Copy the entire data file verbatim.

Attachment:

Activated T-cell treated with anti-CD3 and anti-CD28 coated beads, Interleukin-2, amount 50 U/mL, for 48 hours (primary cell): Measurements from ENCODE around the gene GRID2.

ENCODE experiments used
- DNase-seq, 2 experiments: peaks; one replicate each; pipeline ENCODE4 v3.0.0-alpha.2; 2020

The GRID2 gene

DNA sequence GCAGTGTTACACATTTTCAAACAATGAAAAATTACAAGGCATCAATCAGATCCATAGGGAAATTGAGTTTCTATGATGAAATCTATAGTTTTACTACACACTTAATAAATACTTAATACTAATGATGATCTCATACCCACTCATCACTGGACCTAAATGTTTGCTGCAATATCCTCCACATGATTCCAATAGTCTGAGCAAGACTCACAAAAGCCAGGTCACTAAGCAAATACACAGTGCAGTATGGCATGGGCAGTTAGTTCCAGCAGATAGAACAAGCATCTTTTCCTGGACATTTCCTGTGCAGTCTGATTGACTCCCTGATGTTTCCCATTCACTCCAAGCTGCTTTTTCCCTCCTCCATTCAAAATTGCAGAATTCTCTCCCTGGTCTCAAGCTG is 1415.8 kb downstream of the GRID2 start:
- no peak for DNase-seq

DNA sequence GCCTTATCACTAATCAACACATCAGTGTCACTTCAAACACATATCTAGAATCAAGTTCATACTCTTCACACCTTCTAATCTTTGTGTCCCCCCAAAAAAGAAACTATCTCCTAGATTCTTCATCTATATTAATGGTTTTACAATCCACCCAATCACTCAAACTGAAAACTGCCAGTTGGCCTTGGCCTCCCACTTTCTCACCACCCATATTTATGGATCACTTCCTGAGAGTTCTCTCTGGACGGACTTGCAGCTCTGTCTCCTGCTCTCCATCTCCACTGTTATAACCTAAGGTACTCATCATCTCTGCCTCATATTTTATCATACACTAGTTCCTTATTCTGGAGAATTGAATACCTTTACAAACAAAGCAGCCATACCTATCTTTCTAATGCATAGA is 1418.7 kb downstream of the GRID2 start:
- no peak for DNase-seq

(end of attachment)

Activated T-cell treated with anti-CD3 and anti-CD28 coated beads, Interleukin-2, amount 50 U/mL, for 48 hours (primary cell): Measurements from ENCODE around the gene GRID2.

ENCODE experiments used
- DNase-seq, 2 experiments: peaks; one replicate each; pipeline ENCODE4 v3.0.0-alpha.2; 2020

The GRID2 gene

DNA sequence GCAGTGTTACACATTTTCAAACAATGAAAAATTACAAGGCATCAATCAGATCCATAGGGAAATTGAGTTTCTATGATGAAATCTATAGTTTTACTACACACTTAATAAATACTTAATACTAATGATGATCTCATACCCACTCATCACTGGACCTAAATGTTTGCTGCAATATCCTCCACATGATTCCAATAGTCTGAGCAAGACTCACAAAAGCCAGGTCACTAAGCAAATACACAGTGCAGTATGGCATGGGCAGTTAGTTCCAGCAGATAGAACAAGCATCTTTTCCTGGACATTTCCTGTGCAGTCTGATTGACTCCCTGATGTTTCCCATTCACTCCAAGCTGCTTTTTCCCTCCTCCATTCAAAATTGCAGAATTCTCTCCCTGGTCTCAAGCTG is 1415.8 kb downstream of the GRID2 start:
- no peak for DNase-seq

DNA sequence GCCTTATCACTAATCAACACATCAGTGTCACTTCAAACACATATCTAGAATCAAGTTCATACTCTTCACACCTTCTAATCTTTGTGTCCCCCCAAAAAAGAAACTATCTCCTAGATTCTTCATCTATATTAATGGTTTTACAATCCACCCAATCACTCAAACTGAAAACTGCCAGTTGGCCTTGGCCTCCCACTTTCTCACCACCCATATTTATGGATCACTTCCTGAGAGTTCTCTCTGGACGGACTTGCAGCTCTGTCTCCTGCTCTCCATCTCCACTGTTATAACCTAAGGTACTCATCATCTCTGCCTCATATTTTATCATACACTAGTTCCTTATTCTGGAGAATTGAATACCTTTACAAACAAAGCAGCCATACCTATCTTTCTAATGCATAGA is 1418.7 kb downstream of the GRID2 start:
- no peak for DNase-seq